Having used Mavericks for less than two days as of this writing, I am not going to be able to run you through the 200 features, many of which I won't ever use.  But, like any new major piece of software, I am slowly using some of them.  For example, finder now has tabs so you can have multiple folders open in one window.  You can open a folder in tab 2, then go back to tab 1 and drag a file or files up to the tab 2 tab (it's much easier to do than to say).

I used to have three to five Finder windows open at any given time.  That was OK, but with lots of other programs (apps in today's lingo) open it was hard to find the right Finder on my screen.  Now they're all in one place.  Nice time saver.

Except for that 'today' thing I like the new calendar.  It is more flexible to use, and adding events is still easier, though it seems simpler.  I still wish I could have more flexibility in setting visual cues -- like background colors for certain kinds of events to differentiate them from other kinds and my own background color for 'today' -- but I like being able to scroll through months instead of having to keep clicking the 'Next' button.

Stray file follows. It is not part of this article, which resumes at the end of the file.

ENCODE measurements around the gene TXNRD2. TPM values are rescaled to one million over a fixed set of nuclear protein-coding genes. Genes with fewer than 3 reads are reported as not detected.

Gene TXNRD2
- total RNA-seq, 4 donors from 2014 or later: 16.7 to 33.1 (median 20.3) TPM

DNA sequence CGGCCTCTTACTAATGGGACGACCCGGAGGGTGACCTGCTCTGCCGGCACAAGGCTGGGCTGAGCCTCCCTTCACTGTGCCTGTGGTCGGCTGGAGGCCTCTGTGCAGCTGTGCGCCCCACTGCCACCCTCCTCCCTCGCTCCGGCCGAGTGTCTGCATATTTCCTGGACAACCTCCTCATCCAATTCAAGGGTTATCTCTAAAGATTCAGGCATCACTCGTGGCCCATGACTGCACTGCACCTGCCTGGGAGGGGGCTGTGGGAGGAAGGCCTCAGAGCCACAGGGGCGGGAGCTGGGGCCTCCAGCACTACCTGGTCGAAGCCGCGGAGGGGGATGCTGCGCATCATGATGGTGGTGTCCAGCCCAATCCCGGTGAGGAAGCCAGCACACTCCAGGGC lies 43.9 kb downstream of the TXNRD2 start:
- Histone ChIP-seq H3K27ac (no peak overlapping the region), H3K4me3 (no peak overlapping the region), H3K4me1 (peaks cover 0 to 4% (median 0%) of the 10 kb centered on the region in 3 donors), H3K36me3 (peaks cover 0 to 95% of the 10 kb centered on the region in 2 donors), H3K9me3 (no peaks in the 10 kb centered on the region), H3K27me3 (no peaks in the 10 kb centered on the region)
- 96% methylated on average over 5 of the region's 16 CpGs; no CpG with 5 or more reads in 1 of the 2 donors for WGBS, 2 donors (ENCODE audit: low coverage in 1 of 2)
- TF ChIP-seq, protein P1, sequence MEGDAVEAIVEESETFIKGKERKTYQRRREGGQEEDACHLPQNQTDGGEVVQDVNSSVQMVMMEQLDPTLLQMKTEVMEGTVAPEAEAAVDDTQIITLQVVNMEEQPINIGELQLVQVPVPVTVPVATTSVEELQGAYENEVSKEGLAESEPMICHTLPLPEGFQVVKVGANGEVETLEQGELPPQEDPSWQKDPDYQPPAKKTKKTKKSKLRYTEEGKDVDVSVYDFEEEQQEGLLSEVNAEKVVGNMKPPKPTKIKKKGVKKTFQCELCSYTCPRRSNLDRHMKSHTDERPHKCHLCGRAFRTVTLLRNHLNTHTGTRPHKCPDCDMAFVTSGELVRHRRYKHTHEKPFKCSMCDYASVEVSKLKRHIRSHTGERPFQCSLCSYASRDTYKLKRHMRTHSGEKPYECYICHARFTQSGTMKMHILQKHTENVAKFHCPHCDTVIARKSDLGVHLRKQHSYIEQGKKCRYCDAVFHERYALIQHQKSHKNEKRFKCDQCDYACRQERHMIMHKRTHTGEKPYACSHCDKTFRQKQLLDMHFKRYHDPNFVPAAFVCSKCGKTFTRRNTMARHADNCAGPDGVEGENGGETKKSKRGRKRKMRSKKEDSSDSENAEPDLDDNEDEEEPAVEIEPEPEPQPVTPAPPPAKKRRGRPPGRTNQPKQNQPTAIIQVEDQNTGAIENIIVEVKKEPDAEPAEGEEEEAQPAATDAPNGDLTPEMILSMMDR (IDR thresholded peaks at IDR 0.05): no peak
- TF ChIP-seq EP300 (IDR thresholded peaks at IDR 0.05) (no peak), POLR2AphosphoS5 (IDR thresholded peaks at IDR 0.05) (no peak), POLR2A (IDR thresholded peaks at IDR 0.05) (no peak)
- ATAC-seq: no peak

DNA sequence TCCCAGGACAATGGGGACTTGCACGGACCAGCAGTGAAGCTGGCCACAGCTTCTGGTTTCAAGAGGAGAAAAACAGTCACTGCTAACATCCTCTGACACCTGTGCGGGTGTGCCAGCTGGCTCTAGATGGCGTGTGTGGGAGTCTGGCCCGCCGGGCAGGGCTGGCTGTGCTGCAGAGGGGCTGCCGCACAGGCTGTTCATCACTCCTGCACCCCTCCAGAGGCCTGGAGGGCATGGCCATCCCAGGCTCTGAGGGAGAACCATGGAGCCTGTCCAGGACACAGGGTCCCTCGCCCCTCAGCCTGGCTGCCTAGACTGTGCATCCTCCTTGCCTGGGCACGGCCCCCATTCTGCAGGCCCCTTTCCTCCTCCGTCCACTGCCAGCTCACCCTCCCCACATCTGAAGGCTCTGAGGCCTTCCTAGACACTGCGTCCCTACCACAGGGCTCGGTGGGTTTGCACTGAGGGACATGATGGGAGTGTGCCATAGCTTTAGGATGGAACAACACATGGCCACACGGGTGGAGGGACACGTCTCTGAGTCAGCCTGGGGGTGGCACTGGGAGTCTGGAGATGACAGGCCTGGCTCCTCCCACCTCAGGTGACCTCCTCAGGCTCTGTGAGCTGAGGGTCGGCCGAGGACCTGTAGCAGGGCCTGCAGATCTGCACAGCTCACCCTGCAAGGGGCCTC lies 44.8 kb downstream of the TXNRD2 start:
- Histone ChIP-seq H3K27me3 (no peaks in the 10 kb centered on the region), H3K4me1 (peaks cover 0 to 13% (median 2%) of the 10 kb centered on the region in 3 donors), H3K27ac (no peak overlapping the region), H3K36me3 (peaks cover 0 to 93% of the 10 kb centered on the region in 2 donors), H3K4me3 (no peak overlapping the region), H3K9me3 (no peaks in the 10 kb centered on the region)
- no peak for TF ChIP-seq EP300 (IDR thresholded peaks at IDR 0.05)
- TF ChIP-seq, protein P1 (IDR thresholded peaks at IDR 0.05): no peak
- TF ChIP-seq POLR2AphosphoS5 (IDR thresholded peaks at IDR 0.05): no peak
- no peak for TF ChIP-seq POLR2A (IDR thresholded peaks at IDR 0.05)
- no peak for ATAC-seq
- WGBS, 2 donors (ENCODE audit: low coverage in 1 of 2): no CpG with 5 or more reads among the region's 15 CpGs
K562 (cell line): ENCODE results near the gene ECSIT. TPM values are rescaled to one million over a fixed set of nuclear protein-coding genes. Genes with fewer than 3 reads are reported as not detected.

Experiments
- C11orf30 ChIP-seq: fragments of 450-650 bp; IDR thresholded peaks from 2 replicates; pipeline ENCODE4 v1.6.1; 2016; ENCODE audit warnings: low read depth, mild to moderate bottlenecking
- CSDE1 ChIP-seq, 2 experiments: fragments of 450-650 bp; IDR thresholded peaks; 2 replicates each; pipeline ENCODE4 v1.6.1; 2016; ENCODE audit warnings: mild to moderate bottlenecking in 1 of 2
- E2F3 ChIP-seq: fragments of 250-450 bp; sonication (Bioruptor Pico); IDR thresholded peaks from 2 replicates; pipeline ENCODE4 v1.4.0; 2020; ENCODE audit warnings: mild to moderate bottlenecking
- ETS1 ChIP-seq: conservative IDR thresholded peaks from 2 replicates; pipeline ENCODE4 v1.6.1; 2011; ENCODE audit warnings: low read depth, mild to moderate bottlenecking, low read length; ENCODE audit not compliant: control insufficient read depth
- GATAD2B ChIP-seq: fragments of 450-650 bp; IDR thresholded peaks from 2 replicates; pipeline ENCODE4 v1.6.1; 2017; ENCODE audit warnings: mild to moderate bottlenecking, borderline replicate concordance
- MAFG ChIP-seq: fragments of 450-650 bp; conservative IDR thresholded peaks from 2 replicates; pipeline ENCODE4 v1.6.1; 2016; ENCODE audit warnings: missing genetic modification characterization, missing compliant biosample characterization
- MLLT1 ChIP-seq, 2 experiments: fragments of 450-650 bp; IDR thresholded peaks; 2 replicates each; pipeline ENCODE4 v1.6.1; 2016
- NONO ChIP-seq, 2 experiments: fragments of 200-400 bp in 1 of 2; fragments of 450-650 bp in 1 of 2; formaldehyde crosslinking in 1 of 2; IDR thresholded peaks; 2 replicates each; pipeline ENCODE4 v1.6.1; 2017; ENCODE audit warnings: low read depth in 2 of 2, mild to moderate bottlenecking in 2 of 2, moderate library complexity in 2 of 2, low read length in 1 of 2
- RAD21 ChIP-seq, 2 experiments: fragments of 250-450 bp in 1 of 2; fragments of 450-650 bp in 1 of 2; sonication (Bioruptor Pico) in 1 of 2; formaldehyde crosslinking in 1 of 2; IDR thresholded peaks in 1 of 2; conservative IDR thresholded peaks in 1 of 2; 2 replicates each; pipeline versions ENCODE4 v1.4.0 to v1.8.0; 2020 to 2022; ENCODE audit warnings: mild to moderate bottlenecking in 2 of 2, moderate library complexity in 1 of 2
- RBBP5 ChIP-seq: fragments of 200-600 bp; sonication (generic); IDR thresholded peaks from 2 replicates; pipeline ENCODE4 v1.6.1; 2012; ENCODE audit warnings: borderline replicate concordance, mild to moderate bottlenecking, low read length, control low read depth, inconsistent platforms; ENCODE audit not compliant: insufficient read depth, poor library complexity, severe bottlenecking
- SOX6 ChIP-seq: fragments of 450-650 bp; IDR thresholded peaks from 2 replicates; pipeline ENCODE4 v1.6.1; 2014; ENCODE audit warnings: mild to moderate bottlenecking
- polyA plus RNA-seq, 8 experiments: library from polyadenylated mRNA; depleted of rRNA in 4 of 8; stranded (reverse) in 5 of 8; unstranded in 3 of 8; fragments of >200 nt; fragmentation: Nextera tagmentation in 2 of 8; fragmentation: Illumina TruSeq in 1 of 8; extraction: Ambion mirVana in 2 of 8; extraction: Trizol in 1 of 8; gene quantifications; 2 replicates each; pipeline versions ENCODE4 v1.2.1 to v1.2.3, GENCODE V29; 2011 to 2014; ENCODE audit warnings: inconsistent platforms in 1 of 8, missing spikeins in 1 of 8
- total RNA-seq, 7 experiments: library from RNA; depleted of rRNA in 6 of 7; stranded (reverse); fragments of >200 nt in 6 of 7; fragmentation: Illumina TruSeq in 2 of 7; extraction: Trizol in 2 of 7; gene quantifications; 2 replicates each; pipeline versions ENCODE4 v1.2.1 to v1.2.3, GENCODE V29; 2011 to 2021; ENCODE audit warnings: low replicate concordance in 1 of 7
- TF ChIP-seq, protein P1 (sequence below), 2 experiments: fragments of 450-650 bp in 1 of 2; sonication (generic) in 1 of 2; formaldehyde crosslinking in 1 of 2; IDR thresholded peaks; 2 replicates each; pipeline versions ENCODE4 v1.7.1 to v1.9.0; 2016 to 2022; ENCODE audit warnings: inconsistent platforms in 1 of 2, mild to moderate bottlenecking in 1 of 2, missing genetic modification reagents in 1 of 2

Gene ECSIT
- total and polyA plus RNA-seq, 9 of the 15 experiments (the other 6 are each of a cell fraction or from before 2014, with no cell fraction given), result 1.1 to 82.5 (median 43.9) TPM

mavericks_mapsI dropped a pin in the parking lot of the Lansing Town Hall, and am given all kinds of options, including sending it to my iPhone so I can use that to find our seat of government in my car. Sure, the original iPhone Apple Maps got people hopelessly lost in a state wilderness in Australia, but it seems to know Lansing pretty well and Apple has a huge stake in overcoming those intial glitches.